The “Six” Boroughs: A Focus on the Bronx

This is the second of the “six” boroughs blog series celebrating Nonstop Metropolis: A New York City Atlas by Rebecca Solnit and Joshua Jelly-Schapiro. If you missed the first in the series, on Queens, you can read that here.


One of the most enduring images of the Bronx is that of a “burning Bronx.” Memorialized by the now well-know phrase “The Bronx is Burning,” we typically think of the Bronx as a borough of misfortune and loss. In the 1950s Robert Moses and his Cross Bronx Expressway tore through the South Bronx. The 1970s brought the fires, a result of declining property values and poor management of city finances. Today, the Bronx is home to one of the five poorest Congressional districts in the U.S. However, the real story of the Bronx is one of growth, natural beauty, and creativity.

Listen to the Bronx’s Grandmaster Flash with “The Message” as we move through all that the Bronx has to offer to New York City

The Bronx is home to one of New York City’s oldest treasures: the Thain Family Forest, 50 acres of the last remaining old-growth forest that originally blanketed the area. Trees in the forest date back to the 18th century, and are situated within the New York Botanical Garden, 250 acres of over one million living plants. The old-growth forest is not only home to centuries old trees, but to wildlife habitats, including coyotes, bald eagles,  and North American river otters.

Bronx_River_northern_NYBG_jeh

The Bronx is well-known as the birthplace of hip hop, but techniques and styles that we take for granted now were groundbreaking and spreading throughout the Bronx in the early 1970s. Grand Wizzard Theodore started scratching records in 1975, when he was only thirteen. In Nonstop Metropolis he shares his memories of growing up in the Bronx.

I lived here in the Bronx, so hip-hop was always around me. When I’d go to the train station I’d see the graffiti on the trains. When I’d go to the parks I’d see the b-boys b-boying. As far as the MCs, there were always guys on the corner harmonizing and freestyling. And then once I saw my brother Mean Gene and Grandmaster Flash with two turntables and a mixer—that’s when I realized I was born into a culture we call hip-hop.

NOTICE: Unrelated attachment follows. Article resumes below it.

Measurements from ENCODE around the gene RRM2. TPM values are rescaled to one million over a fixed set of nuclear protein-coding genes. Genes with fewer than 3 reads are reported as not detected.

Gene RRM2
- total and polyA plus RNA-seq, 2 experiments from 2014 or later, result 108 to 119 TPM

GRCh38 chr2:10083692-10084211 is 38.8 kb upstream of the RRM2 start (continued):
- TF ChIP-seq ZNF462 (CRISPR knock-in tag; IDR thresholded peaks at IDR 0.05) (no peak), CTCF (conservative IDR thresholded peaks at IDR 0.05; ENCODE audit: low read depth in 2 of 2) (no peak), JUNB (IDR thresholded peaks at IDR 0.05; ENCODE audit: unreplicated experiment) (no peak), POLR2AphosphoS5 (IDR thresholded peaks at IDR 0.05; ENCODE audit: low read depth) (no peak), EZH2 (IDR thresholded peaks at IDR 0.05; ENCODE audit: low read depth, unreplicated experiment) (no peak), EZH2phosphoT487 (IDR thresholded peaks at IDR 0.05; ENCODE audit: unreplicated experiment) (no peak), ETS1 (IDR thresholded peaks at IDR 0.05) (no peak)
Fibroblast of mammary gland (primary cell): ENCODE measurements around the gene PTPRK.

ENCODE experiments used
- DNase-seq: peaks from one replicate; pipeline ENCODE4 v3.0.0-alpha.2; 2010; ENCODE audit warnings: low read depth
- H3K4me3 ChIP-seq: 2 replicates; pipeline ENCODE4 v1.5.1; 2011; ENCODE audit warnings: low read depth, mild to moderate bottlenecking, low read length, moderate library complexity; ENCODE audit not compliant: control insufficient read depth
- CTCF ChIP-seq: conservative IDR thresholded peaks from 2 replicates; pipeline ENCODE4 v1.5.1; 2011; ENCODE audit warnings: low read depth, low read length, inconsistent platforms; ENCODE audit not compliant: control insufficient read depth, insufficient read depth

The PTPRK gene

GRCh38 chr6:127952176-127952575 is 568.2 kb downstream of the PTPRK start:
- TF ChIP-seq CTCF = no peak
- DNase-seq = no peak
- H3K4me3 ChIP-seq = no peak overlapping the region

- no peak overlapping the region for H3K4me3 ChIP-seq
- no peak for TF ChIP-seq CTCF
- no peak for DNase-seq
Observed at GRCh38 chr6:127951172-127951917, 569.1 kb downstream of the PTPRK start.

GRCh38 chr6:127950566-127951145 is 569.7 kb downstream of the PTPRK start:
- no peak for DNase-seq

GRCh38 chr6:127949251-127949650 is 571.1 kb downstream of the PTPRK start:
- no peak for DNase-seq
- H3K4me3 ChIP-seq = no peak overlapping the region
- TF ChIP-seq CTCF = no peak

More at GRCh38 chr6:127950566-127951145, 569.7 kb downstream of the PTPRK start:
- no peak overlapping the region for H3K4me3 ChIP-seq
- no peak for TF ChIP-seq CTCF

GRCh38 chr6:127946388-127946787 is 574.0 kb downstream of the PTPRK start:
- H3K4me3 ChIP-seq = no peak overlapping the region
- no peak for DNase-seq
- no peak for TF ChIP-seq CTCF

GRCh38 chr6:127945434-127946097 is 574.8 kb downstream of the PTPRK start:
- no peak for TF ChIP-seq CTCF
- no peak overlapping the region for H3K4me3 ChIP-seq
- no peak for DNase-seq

Back the [the parties we threw] were just called jams. We would go into abandoned buildings and do jams and charge people $1.99 or 99 cents to come in. We were doing “hooky parties”—people would skip school and go to the jams and everybody would throw their book bags to the side and we’d play music until three o’clock.

Perhaps nobody better expresses the re-birth of the Bronx than Marshall Berman, whose essay “New York: Seeing through the Ruins” is included in Nonstop Metropolis. Below is an excerpt:

I can remember when I first heard “The Message” blaring from a West Harlem record shop, in the Reagan summer of 1982. Right away I was thrilled. It wasn’t so long ago that I’d lost a kid (Marc Berman, 1975-1980); I’d been pretty low. Was I moving my limbs again? Now these kids from the city’s most horrendous ruins had created a masterpiece that looked the negative in the face and lived with it, and still dreamt of coming through. I thought, if they could dream this, then damn it, we were going to come through. I knew New York still had plenty of sorrow ahead. There were homeless families all over the streets and in the subways. A dear friend of mine had just died of AIDS—and I don’t think it had even been named AIDS. I couldn’t even conceive of crack, our 1980s twist of fate. But I knew our Via Dolorosa had a long way to run. Still, of all the forms of suffering, I thought, the worst is where your imagination shuts down. Once you can imagine getting out of the hole you’re in, even if you can’t imagine how, the worst is past.


Nonstop Metropolis: A New York City Atlas is the final volume in our trilogy of atlases by Rebecca Solnit, Joshua Jelly-Schapiro, Rebecca Snedeker, and a host of notable contributors. Following the publication of the critically lauded Infinite City (San Francisco) and Unfathomable City (New Orleans), we bring you this homage—and challenge—to the way we know New York City, an exquisitely designed and gorgeously illustrated atlas that excavates the many buried layers of all five boroughs of New York City and parts of New Jersey. Preorder your copy today.